I zoomed in your pictures as much as possible, couldn’t see a damaged lateral? If they are in good order leave them, It was the old hard plastic ones that used to age badly, I believe these are polypropylene, they have a lot of give so last a long time.

You say you have 2 of these, how large is your pool?

1 Like

15 x 6 m pool.

The other filter had the sand replaced last year (couldn’t get the laterals out but visually they looked ok).

However it has now started to emit sand

The other one had been switched off while we replaced the motor. So we’d planned to replace the sand and use it until we’d sorted the other.

But of course access to the laterals is the common issue.

The system was installed by the previous owners around 2006/8

The assumption is that the sand problem with the other filter is due to laterals

George Topp.

Hi George, ok well you really do have to get the laterals and hub out to inspect them, I called in on a customer where the hub had split.
I think it’s time to cut the horizontal run of pipe and flexi couple it back together if there is no other way of getting to it.

Unfortunately this saga is fast becoming a farce/headache.

The lack of access - no-one can get their arms in far enough into the filters to achieve anything.

And bizarrely we have discovered the fall back of dismantling the pipework and taking the filters out (to look at them in better light etc) is very much off the books.
An empty filter is so heavy it is a minimum of a two man job.
We thought that removing the door frame would be enough to get them out. But no - an accurate measurement now shows that the filters are 8 mms wider than the doorway (with the door frame taken out).

We can only assume when the pool plant was assembled the filters either went in through the roof or the stonework for the doorway went in afterwards.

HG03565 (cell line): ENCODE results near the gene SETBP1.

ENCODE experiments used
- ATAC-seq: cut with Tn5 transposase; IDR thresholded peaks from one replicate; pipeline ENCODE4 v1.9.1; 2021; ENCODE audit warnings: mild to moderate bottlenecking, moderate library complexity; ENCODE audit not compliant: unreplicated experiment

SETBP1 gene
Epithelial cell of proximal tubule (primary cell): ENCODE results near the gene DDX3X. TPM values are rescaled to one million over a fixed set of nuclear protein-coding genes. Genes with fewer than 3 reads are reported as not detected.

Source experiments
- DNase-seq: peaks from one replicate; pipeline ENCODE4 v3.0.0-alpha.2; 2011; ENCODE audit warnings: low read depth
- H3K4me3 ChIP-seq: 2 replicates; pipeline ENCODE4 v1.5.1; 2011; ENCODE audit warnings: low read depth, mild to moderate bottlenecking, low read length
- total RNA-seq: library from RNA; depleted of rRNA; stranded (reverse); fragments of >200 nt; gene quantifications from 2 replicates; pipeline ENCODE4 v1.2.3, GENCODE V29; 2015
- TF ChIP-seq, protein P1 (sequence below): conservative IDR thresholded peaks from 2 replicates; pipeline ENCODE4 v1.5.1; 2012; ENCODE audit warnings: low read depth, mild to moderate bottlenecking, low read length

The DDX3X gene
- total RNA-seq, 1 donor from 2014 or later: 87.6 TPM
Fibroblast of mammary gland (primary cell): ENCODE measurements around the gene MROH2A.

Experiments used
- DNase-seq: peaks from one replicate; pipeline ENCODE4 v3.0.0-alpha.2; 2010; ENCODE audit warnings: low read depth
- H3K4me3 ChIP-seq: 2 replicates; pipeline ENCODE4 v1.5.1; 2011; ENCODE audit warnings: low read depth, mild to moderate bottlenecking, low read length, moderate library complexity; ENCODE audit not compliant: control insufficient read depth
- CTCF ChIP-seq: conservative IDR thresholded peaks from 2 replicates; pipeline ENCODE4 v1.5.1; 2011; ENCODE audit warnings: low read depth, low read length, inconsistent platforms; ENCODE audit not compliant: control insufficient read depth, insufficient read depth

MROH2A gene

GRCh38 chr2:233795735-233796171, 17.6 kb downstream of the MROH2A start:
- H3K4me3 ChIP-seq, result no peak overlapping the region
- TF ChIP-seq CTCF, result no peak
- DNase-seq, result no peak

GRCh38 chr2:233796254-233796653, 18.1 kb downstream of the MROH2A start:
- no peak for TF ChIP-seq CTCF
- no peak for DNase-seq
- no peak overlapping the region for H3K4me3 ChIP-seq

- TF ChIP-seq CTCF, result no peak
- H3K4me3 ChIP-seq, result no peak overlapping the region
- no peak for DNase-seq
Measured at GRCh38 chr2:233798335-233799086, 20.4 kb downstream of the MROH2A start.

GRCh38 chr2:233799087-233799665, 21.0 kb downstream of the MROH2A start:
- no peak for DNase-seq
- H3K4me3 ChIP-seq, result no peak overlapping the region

Why? What idiot builds like this?

I should say we bought from Brits - but they used a mixture of English and French labour. So who mucked this up ? We even found an empty sand bag inside one of the filters!

I have often seen this situation, not just on pools. No one could cut the lower pipe along its horizontal run, that would have allowed removal of laterals and inspection of the hub?
People/customers may wonder why I recommend certain products, here is one example. Feeling your pain George, cut the pipes and join with Fernco or similar.

How did you get on George?

1 Like

I’m actually back in Scotland - for an aunt’s 96th (one of the wren officers responsible for mapping ships on D Day!) - and nothing was done before I left.
I’m the first to admit I am not DIY/technically minded so won’t tackle anything like this.
The guy looking after the pool is worried about damaging the internals and being left with two damaged filters so when I left he said he was off to consult industry friends and pick brains to see if they’d ideas

All the internals are replaceable at small cost should you damage something.

But how easy is it to source the parts for this specific one? An initial enquiry to our nearest pool supplier (an hour away) was met with dubiety